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Chances are the first time you hit the slopes, whether or not you had the best ski boots on your feet was the furthest thing from your mind. Now that you’re shredding groomers like Bode and hucking freestyle like Jerry though, naturally, it’s pretty important your boots can take it as hard as you can. You have the best skis, now check out the boots to go with them.
As a full time ski instructor I can tell you that ski boot fitment can critically impact overall performance, remove skill plateaus, and prevent injury due to sloppy equipment. If you want to be a successful, happy, and safe skier you’re going to want to take a look at what’s on your feet and consider ditching the hand-me-down rear entry boots of yesteryear.
Here’s a look at some of the best ski boots in 2023.
Price: $399 | Flex: 120 | Style: Alpine All-Mountain
WHY IT’S A TOP PICK: Great performance out of the box, highly moldable liner.
As a full time ski instructor, I spend well over 100 days a season on the slopes, and I have been relying on the Salomon X Pro 100’s for my daily skiing for years. They’re comfortable, adjustable, and fit my foot like a glove out of the box. Let’s take a look at their big brother – the X Pro 120.
This boot is built around a stiff, rigid frame that’s just a little bit less aggressive than a racing boot. Perfect for the advanced to expert level skier looking to shred the groomers and rip zipper lines in the moguls. If you’re a more casual skier looking to spend days on the slopes with the family, you might consider the X Pro 100. Want to up your game and break through those performance barriers? This is the boot you need to really lock in those turns. These may be the best ski boots for advanced skiers available today.
For a performance boot you’ll find that the X Pro has a reputably roomy toe box. This will leave your little piggies nice and toasty warm all the way home compared to some super aggressive boots. Overall the X Pro lineup has an excellent and reliable seal on the boot overlap so wet feet during spring skiing shouldn’t be an issue – water won’t sneak in on you. Plus Salomon backs up their boots with a two year warranty so you can shred without worry. Another quality stiff boot that provides a great balance of comfort and performance is the Lange RX 120. In addition to the ski boots, you are planning to purchase, find some great goggles in our best ski goggles guide.
View on Amazon – $399
Price: $159 | Flex: 70 | Style: Alpine Beginner
WHY IT’S A TOP PICK: Economy priced boot from a great brand for new skiers.
This men’s boot features an insanely low flex rating of 70 and a massive, roomy foot bed. Beginner skiers take note: the Evo 70 is a comfortable and roomy choice for getting started.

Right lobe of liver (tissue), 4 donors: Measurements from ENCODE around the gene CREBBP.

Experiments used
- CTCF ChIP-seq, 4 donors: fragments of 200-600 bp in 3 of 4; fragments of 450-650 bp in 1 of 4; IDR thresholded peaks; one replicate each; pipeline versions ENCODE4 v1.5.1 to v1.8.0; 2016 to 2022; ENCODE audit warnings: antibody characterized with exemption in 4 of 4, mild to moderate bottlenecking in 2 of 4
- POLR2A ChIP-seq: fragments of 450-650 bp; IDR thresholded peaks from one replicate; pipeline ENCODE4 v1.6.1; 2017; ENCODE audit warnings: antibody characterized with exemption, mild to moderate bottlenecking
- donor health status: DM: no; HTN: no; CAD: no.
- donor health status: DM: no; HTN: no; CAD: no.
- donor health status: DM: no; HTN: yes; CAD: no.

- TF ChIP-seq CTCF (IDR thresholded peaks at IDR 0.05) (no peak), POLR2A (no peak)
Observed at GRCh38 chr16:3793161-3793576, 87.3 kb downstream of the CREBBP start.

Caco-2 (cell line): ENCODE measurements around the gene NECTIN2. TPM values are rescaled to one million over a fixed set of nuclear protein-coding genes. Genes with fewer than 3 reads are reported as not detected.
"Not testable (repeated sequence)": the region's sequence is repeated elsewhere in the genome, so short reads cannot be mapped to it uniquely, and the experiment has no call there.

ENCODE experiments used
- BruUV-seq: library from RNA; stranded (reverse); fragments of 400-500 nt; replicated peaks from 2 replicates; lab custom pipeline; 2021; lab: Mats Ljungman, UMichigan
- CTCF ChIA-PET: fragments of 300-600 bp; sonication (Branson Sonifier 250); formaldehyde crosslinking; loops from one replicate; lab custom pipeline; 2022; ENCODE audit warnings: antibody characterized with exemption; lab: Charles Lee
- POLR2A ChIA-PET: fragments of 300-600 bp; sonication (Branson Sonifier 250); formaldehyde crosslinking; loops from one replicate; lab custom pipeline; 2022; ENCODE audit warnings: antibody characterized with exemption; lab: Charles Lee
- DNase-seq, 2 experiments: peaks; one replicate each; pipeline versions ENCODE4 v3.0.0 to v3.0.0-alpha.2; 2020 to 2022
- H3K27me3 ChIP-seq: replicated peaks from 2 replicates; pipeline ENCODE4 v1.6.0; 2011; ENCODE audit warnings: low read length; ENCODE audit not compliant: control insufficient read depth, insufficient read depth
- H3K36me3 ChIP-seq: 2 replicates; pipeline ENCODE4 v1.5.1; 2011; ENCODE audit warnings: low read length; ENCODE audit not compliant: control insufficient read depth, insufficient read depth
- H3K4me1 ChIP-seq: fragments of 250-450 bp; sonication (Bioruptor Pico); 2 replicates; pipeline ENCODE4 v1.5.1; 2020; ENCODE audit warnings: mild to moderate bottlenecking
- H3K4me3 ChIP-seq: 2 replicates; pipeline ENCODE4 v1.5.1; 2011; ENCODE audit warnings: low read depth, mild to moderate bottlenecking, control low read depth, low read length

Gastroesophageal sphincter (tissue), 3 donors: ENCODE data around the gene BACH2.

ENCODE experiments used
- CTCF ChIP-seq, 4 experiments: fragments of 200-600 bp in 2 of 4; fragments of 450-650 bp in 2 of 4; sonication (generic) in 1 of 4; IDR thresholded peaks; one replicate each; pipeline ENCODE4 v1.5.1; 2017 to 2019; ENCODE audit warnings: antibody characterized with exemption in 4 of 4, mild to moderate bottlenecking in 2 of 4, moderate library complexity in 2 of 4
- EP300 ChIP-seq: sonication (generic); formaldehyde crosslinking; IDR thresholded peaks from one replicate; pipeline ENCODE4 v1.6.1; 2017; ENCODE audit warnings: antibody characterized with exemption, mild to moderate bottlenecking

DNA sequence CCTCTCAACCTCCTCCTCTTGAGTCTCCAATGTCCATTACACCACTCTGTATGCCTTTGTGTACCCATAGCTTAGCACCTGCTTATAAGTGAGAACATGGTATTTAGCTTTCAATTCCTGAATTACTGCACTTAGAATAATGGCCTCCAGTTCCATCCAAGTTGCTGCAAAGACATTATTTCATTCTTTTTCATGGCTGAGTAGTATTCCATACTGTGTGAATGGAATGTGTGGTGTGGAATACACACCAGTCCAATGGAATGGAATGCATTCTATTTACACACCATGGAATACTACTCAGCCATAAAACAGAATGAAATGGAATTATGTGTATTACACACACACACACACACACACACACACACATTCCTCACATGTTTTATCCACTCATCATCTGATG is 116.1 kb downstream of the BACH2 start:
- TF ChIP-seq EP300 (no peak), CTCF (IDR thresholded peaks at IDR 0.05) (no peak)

Simple buckles and strapping with diverse adjustment are great for the beginner as skiers learn how to work with their equipment. I’m glad Rossi kept it simple with the execution here – it can be difficult managing everything new skiers deal with. Simple boots just makes the whole process more streamlined those first few days on the slopes.
Taller or heavier skiers may be well advised to seek a higher flex boot (the higher the number the stiffer the boot) as this boot may actually flex too much and lack support for bigger skiers. Overall the simple construction, roomy boot, and low price point are aimed straight at the best ski boots for beginners. A casual new skier will find that the boot fits comfortably and easily.
View on Amazon – $159
Price: $229 | Flex: 110 | Style: Alpine Touring
WHY IT’S A TOP PICK: Reasonable price for an intermediate ski boot in the alpine touring and randonee category.
Getting into the backcountry can be an expensive hobby! Buying new alpine touring boots doesn’t have to break the bank though, as we clearly see with Atomic’s moderately priced Waymaker boots.
Weight is critical to backcountry touring, and heavy boots can take their toll on even the most conditioned athlete, let alone us mere mortals. Featuring a walk and ski mode with 35 degrees range of motion, this boot is an easy walking and hiking boot when it’s time to get to and from the trail head.
Carbon fiber rods stiffen the frame of this boot and enhance power transfer while keeping the overall product light and responsive in ski mode. With a reasonable price point, lightweight frame, and stiff shell these are, arguably, the best ski boots for touring! Atomic has other quality products on the market right now suited for both narrow and wide feet, like the Atomic Hawx Ultra which is their line of lightweight ski boots with impressive downhill performance.
View on Amazon – $229
Price: $289 | Flex: 120 | Style: Alpine All-Mountain
WHY IT’S A TOP PICK: Comfortable foot bed with high performance flex.